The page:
Weather and climate have a significant influence on human health.The changes in exposure to heat waves, winter cold, increases in floods, cyclones, storm surges, droughts, increased productions of air pollutants and aeroallergens like spores and molds are all considered to have direct impacts on the health sector in Bangladesh in terms of lives lost, injuries, and disease outbreaks.Weather and climate conditions significantly impact the incidence and geographical distribution of several diseases. Extreme weather events such as heatwaves, floods, and droughts alter disease transmission ecologies and population vulnerability, thereby influencing risk for climate-sensitive disease. For example, increased temperature and rainfall induced by climate change and extreme weather events (such as storms or cyclones) are projected to increase the risk of malaria due to a greater geographical range for the Anopheles mosquito vector, a longer season, and enhanced vector breeding and disease transmission rates.
Risk monitoring and mitigation strategies are therefore importance to preserve the health of populations. Developing integrated surveillance can greatly enhance the capacity of health systems to prepare and adapt to climate-sensitive diseases. Integrated surveillance involves the integration of multiple surveillance systems (e.g. disease surveillance and weather surveillance) to improve the use of information for detecting, investigating and responding to public health threats. This integration of data, therefore, improves the flow of surveillance information throughout the health system. Importantly, climate-informed surveillance can enhance the preparedness of health systems via early warning systems. Early warning systems aim to anticipate risks and trigger early warning responses to avoid or reduce impact and prepare for effective response. In the context of a rapidly changing environment and risk landscape, early warning systems are a valuable tool for building the adaptive capacity and climate-resilience of health system.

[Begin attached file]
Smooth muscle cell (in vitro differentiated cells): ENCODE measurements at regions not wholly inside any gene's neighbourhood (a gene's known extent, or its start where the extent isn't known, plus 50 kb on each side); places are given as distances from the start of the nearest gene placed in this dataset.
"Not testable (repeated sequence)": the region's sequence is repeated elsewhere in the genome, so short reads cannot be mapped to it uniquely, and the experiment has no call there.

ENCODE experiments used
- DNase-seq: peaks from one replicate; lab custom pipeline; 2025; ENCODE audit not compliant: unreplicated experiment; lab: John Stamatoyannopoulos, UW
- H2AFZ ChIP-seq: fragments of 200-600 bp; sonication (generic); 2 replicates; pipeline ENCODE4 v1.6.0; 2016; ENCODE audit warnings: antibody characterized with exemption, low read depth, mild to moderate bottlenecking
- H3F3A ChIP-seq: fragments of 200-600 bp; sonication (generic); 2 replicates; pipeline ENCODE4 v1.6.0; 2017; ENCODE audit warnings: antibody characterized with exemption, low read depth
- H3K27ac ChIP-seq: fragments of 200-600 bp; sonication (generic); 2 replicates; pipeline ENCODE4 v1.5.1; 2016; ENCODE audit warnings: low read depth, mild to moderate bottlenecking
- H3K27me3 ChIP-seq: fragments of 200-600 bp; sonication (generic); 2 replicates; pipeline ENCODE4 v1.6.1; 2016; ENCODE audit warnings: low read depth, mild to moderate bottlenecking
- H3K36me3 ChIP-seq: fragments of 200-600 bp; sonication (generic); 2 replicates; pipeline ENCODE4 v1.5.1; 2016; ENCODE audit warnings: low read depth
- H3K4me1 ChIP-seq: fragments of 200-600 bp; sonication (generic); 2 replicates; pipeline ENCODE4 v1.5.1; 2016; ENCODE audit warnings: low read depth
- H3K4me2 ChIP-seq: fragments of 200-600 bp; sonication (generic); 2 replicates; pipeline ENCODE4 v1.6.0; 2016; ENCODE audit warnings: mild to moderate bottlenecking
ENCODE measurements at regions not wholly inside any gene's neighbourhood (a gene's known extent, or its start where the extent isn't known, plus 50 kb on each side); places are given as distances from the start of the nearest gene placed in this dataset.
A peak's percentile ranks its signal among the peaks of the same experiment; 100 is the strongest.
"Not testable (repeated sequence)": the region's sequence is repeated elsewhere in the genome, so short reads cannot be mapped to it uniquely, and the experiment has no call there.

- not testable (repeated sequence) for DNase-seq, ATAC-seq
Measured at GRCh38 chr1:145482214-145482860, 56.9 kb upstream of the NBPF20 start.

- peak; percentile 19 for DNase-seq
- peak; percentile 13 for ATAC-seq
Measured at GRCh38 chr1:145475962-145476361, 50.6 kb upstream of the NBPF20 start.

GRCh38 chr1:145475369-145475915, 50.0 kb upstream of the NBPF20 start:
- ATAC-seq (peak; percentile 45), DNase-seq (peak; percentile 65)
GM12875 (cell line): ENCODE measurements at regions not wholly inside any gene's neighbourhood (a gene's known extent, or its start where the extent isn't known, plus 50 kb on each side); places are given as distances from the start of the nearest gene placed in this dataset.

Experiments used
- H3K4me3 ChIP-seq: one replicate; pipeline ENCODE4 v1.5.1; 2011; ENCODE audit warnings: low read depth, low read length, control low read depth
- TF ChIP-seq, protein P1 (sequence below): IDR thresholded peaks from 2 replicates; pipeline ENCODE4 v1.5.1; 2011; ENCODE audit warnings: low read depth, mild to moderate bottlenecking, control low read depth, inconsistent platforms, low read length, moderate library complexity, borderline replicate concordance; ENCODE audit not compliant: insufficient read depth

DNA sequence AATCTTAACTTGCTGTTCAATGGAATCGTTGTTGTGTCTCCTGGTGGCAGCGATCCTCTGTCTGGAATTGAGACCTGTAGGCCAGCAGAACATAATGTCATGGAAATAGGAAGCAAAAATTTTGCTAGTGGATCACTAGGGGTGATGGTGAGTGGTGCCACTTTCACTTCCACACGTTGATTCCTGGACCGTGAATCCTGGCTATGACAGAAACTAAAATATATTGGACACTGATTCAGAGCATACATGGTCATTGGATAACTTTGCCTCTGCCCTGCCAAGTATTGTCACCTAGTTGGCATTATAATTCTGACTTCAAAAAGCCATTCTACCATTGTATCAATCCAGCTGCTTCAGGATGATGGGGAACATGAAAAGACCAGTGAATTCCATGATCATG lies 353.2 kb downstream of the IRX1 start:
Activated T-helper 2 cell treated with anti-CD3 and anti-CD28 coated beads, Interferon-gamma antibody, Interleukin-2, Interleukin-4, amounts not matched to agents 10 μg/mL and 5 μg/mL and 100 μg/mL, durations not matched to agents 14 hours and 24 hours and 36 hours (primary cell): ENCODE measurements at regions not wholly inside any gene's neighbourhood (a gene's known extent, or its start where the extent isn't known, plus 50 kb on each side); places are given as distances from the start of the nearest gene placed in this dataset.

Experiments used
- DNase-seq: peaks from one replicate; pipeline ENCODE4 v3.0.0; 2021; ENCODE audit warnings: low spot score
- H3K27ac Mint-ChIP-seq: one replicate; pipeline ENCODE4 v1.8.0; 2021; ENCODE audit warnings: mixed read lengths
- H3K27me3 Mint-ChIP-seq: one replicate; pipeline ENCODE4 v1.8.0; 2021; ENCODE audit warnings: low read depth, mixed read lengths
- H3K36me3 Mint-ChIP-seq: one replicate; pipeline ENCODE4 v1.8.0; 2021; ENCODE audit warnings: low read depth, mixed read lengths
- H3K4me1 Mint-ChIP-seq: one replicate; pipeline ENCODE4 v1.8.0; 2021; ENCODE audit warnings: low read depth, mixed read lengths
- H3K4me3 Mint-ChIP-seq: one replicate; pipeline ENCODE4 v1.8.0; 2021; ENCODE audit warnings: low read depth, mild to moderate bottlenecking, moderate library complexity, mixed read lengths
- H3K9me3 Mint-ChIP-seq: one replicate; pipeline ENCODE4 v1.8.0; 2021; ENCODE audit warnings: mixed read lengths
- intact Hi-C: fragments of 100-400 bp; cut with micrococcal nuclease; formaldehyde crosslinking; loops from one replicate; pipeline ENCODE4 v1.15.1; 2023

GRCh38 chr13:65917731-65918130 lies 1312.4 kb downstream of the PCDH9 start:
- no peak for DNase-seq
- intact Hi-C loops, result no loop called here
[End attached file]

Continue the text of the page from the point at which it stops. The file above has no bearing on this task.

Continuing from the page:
In Bangladesh, gaps exist in the current disease surveillance system with regard to linking to the impact of climatic parameters. Insufficient meteorological and epidemiological data and limited monitoring of climate sensitive diseases impedes the health system to provide early warnings, forecasts and adequate responses to potential outbreaks. The 2011 health vulnerability assessment revealed a strong correlation between climatic variable and some vector-borne diseases, but this valuable information could not be shared and used across the health programs due to insufficient coordination between programs and institutions. Overall, there is no mechanism to measure the quality of data, including collection methods, thus leaving the health information system weak. Climate sensitive diseases cannot be monitored separately, and climate/weather data has not been integrated with health data.